Called the Dancing House, this deconstructivist building was inspired by famous dancers Fred Astaire and Ginger Rogers, and is sometimes referred to as “Fred and Ginger”. It contains mostly office spaces but it does have a restaurant, an art gallery, and a bar with a rooftop terrace.
You can purchase tickets to the art gallery at the gate or get it in advance through Get Your Guide. Your ticket will include access to the rooftop terrace.
Operating Hours: 9AM-8PM, daily
Admission: CZK 190 (art gallery)
Estimated Time to Spend: About 1 hr
If you don’t mind taking the tram back to the Josefov / Old Town area, then I recommend having dinner at U Parlamentu. Like Krcma, they serve traditional Czech food, though in a more modern setting.
Pictured below was my tasty grilled pork chop served with golden chanterelle sauce and a side of buttery spaetzle. U Parlamentu is a TripAdvisor Certificate of Excellence awardee with a near-perfect 4.5-star rating. It’s a popular place so you may have to wait a bit for a table.
Address: Valentinská 52, 110 00 Staré Město, Czechia
Operating Hours: 11AM-11PM, daily
What to Order: Grilled pork chop, roast rabbit
Expect to Spend: About CZK 250-350 per person
If you’re in the mood for a nightcap before calling it a day, then you can walk to Absintherie which is about 500 meters south of U Parlamentu. It’s a popular bar that offers over a hundred different types of absinthe.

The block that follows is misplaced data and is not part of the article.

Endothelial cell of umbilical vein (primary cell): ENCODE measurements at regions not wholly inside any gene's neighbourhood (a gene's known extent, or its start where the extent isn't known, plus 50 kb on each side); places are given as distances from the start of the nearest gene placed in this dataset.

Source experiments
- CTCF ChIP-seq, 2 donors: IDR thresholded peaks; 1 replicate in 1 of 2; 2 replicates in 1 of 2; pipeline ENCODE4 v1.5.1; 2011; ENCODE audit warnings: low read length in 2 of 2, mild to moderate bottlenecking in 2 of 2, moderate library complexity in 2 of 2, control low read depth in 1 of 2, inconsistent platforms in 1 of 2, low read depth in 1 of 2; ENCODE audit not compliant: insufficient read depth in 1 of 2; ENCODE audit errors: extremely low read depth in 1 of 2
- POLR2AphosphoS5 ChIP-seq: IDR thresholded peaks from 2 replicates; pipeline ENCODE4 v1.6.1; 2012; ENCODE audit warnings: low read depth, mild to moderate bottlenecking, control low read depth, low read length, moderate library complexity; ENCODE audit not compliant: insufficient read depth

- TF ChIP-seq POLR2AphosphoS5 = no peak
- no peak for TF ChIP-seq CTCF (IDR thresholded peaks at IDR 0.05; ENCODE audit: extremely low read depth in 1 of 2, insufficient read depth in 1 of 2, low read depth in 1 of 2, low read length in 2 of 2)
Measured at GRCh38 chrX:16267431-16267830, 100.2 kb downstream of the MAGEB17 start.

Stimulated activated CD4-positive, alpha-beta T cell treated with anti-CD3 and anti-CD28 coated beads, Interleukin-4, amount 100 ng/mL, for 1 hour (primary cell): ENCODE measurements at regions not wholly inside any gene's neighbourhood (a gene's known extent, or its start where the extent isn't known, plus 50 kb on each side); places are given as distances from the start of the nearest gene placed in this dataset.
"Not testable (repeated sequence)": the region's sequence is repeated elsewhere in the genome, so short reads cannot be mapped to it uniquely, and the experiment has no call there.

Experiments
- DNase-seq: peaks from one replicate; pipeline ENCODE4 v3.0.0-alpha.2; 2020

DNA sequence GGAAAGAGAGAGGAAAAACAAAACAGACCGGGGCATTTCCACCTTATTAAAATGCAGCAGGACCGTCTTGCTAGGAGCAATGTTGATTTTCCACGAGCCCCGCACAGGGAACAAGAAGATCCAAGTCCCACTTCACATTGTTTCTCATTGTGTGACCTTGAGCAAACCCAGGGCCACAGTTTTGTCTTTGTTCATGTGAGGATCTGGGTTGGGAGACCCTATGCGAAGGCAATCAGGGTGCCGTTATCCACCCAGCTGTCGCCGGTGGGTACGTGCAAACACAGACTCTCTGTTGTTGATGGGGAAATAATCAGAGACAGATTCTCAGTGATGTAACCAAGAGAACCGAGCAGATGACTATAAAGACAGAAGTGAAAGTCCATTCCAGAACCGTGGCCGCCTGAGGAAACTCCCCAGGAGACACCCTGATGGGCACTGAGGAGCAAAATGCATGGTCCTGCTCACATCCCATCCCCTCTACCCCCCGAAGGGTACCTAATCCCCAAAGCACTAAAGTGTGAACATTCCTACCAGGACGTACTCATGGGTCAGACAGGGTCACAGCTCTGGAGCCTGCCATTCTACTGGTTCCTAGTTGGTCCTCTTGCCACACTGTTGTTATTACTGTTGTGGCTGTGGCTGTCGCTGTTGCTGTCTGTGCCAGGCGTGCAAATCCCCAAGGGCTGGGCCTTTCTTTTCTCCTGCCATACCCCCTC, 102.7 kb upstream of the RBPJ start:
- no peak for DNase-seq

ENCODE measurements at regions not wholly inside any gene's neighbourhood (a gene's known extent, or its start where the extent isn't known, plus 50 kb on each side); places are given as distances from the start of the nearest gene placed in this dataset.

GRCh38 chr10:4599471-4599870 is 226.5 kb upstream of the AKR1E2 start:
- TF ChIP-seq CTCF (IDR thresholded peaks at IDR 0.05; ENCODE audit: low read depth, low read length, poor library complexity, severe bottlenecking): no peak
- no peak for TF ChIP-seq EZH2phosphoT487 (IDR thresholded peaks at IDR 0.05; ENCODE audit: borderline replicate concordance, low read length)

Absinthe is a potent spirit derived from anise, fennel, wormwood, and other medicinal and culinary herbs. It’s typically green in color and reported to have hallucinogenic properties, though I think much of that is exaggerated.
Address: Jilská 7, 110 00 Staré Město, Czechia
Operating Hours: 12NN-12MN, daily
What to Order: Distilled absinthe
Expect to Spend: About CZK 150-200 for absinthe
Your second day in Prague will be your busiest so I suggest starting early, around 8AM if possible.
Prague is a city of trams. With 500 km of track servicing the city, they’re a convenient and scenic form of transportation.
One of the most scenic lines is Tram 22. It goes through key landmarks and neighborhoods in Nove Mesto (New Town) and Mala Strana (Lesser Town) en route to Hradcany (Castle District).
We boarded the tram in Namesti Miru (Peace Square) and took it all the way to Prague Castle, but if you’d like to stop for breakfast, then I recommend getting off at Ujezd which is the first tram stop after crossing Most Legii (Legion Bridge).
Tram Fare: CZK 24 (30-min), CZK 32 (90-min), CZK 110 (24-hr)
A 2-minute walk from Ujezd tram stop is Cafe Savoy, a beautiful neo-renaissance cafe that’s been open since the late 19th century.
I was here to try vetrnik, a type of caramel-glazed chou pastry that many feel is the best pastry you can have in Prague, but Cafe Savoy is also known for being one of the best places to have breakfast in the city.
Address: Vítězná 124/5, Vítězná 5, 150 00 Praha, Czechia
Operating Hours: 9AM-7PM, daily
What to Order: Vetrnik, breakfast
Expect to Spend: About CZK 183 for vetrnik and coffee
After breakfast, you can reboard Tram 22 at Ujezd and make your way to Prague Castle, the city’s most popular attraction.
Many tourists get off at Prazsky hrad but this entails a tiring uphill climb to the castle. Instead, I suggest getting off two stops later at Pohorelec. From there, it’s a pleasant 15-minute downhill walk to the castle.